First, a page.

The brothers rendezvoused in the hotel lobby, exchanging information, but discovered the lobby strangely deserted and the hotel doors locked. Sam guessed the highway detour and unnatural storm. Searching through the rest of the public areas and finding no one, they wound up in the kitchen, to discover a red soup containing eyeballs on the boil and the rest of the hotel guests locked up in panic in the freezer. Before Sam could pick the lock, two burly men appeared behind Dean, and the brothers were overpowered and hauled into the hotel ballroom, set up for a conference with a U-shaped table. The brothers saw the nametags on the other guests and realized it was a convention of gods. The Norse Baldur was chair with Hindu Kali at his side, and others present included Odin, king of the Norse gods; Hindu Ganesh, often depicted as having an elephant’s head; Mercury, the Roman version of the Greek Hermes, speedy messenger of the Olympian gods; Baron Samedi, the voodoo loa of the crossroads and death; Zao Shen, the Chinese kitchen or stove god; and three others whose nametags couldn’t be read. Mercury produced a platter with dinner: the roast remains of the security guard. A spotlight shone on Dean and Sam as Baldur announced the guests of honor had arrived.
After establishing basic ground rules for the meeting intended to keep a low profile and not attract undue attention from the surrounding world – no killing each other and hands off the local virgins – Baldur announced the purpose of the meeting being for the gods to determine how they were going to deal with the Judeo-Christian apocalypse underway, noting they had two valuable bargaining chips in the persons of Dean and Sam, the vessels for Michael and Lucifer. The gods bickered among themselves, with Zao Shen advocating killing them, Ganesh scoffing that the angels would just bring them back to life, and Odin wondering why any of them needed to be concerned about a slap-fight between angels because the world wouldn’t end until the events of Norse myth occurred. As the gods bickered about whose myth was more valid and which of them was older, the brothers turned to leave, but Kali made the room chandelier drop in their path and ordered them to stop. Kali maintained the archangels only understood violence and war was the only option. Mercury objected that they hadn’t even tried to talk to the angels, but Kali silenced him by choking him with a thought, until Baldur made her stop. Then the door opened and Gabriel entered, robbing the brothers of their voices when Sam began to say his name. Baldur greeted him as Loki, and the Trickster angel, after questioning why he hadn’t been invited, told the rest they couldn’t stop the apocalypse. Saying the adults had to talk, he zapped the brothers back to their room.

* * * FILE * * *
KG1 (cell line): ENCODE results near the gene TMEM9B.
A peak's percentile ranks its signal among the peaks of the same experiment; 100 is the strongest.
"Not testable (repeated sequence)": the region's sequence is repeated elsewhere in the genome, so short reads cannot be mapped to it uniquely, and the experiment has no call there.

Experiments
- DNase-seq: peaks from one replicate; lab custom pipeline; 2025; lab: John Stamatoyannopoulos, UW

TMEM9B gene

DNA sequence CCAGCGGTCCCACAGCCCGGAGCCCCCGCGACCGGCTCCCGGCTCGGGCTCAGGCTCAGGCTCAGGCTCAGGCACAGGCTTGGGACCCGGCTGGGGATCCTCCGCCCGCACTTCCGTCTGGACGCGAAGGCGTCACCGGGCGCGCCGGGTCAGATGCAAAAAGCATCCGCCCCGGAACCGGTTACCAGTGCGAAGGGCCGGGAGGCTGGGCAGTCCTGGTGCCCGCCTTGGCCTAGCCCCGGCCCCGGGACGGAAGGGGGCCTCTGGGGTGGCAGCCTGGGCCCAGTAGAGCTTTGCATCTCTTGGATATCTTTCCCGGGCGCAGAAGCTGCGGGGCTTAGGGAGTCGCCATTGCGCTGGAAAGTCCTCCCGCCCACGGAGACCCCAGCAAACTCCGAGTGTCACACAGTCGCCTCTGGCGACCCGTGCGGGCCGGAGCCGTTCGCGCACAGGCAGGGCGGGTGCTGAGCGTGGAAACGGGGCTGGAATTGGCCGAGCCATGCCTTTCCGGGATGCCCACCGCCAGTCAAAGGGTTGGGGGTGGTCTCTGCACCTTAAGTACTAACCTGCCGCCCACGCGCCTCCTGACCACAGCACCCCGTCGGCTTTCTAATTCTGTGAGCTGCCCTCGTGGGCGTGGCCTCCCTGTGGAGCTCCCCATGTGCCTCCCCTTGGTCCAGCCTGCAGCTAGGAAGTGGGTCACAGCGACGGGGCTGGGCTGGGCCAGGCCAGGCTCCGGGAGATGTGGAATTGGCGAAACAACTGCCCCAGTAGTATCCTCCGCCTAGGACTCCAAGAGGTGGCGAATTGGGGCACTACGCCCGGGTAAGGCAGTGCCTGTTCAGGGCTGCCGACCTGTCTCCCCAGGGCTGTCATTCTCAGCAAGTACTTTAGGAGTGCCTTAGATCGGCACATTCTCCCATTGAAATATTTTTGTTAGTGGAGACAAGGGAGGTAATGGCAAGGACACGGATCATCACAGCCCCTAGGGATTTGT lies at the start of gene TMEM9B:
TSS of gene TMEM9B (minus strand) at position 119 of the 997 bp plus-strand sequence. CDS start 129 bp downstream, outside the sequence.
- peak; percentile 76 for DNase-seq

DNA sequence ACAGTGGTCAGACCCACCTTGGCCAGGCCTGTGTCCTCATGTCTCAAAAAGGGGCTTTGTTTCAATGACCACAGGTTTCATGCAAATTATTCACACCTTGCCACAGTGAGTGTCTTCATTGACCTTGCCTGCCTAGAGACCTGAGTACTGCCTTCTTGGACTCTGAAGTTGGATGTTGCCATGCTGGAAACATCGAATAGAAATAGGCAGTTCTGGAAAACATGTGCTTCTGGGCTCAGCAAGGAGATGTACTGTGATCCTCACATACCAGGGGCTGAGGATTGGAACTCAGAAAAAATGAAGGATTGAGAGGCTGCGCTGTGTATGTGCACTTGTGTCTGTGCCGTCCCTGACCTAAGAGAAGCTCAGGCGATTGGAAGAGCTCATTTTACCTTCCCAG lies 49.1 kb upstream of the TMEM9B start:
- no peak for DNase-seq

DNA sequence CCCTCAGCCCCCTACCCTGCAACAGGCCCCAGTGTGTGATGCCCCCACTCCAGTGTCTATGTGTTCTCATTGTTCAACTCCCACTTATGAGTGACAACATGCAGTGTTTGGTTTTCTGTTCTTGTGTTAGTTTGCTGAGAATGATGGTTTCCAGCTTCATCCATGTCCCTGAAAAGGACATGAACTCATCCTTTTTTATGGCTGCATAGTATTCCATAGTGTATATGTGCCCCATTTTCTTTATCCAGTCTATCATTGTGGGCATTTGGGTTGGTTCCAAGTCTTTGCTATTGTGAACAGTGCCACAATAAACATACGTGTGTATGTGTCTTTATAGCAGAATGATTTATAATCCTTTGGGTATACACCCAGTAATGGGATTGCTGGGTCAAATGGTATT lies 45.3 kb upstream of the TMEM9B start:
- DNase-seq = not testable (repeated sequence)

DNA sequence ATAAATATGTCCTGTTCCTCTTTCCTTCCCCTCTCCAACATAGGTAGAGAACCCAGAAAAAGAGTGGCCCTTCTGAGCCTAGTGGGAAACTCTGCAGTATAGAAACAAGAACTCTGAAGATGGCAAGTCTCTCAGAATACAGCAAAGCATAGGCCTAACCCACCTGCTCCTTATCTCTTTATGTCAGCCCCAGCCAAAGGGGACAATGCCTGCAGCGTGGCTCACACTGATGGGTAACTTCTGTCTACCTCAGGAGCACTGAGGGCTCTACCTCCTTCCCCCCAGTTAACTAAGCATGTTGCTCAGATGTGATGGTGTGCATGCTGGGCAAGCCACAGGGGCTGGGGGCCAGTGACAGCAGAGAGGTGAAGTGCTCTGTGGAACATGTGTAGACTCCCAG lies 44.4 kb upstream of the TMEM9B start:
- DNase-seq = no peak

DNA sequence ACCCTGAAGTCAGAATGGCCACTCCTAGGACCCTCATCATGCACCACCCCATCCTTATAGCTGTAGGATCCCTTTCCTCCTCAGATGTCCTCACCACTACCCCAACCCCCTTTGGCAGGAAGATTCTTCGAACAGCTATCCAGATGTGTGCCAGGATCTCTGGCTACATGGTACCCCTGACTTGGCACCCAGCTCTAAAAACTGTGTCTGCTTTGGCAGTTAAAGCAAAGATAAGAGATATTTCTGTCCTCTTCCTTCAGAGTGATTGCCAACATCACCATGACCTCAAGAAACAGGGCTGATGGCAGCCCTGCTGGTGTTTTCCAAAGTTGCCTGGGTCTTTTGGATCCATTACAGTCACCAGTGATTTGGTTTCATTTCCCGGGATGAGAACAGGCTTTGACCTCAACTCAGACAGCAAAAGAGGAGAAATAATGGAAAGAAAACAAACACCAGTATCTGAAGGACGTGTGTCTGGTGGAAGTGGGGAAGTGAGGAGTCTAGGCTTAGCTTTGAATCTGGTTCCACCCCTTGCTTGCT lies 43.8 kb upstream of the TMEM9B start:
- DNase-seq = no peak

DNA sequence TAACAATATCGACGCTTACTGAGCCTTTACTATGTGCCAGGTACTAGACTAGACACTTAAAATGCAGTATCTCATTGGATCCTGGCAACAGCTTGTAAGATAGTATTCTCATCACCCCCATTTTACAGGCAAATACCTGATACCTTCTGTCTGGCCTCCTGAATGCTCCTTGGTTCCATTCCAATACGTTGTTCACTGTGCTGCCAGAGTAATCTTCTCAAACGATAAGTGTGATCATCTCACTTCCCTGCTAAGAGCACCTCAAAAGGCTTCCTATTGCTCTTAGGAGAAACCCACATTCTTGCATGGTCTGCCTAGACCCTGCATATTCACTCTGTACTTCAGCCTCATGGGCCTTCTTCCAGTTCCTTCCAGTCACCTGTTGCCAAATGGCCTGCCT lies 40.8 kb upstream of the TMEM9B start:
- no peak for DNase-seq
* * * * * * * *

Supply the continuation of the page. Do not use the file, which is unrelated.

Trying to process what they’d fallen into, Dean proposed trying to break the imprisoned humans out of the freezer as their first step, but Gabriel appeared in the room. When Dean accused him of having set the whole situation up, Gabriel called himself the Costner to their Houston, saying he’d come to save them. He said the gods planned either to kill the brothers or use them as bait. Dean pointed out that Gabriel had tried to make them play their roles the last time they met, and Gabriel agreed that Michael and Lucifer were still going to have their throw-down, but not here and now. Asked why he cared, Gabriel claimed not to care, but said he and Kali had a thing and he was sentimental. Sam asked if the gods had a chance against Satan, and Gabriel answered it was a bad idea and Lucifer would turn them into finger paint. Dean advocated Gabriel spiriting them away, but the angel said Kali had their blood and used it in a spell to hold them there. He got set to charm Kali. Dean wanted to get the humans out as well, and when Gabriel said it couldn’t be done, Dean noted the other gods had called him Loki, meaning they didn’t know he was an angel. Dean threatened to reveal his identity to the gods unless Gabriel agreed to rescue everyone, and when Gabriel realized he couldn’t block them without raising questions from the other gods, he agreed.
Gabriel embarked on a seduction of Kali, revealing that Kali had been the one who had called and alerted him to the meeting. When she said she had thought he would take it seriously, he protested that he was; he advocated both of them leaving Earth, teasing they should check out Pandora. She said it didn’t have to be that way, but he turned serious and insisted it did, saying if the gods fought, they would die. He told her he had tussled with angels before and begged her not to do what she planned. While kissing her, he reached for the vials of the brothers’ blood he could see behind her, but she realized his intent and scratched his neck, getting his blood and binding him to her the same way she had bound the Winchesters.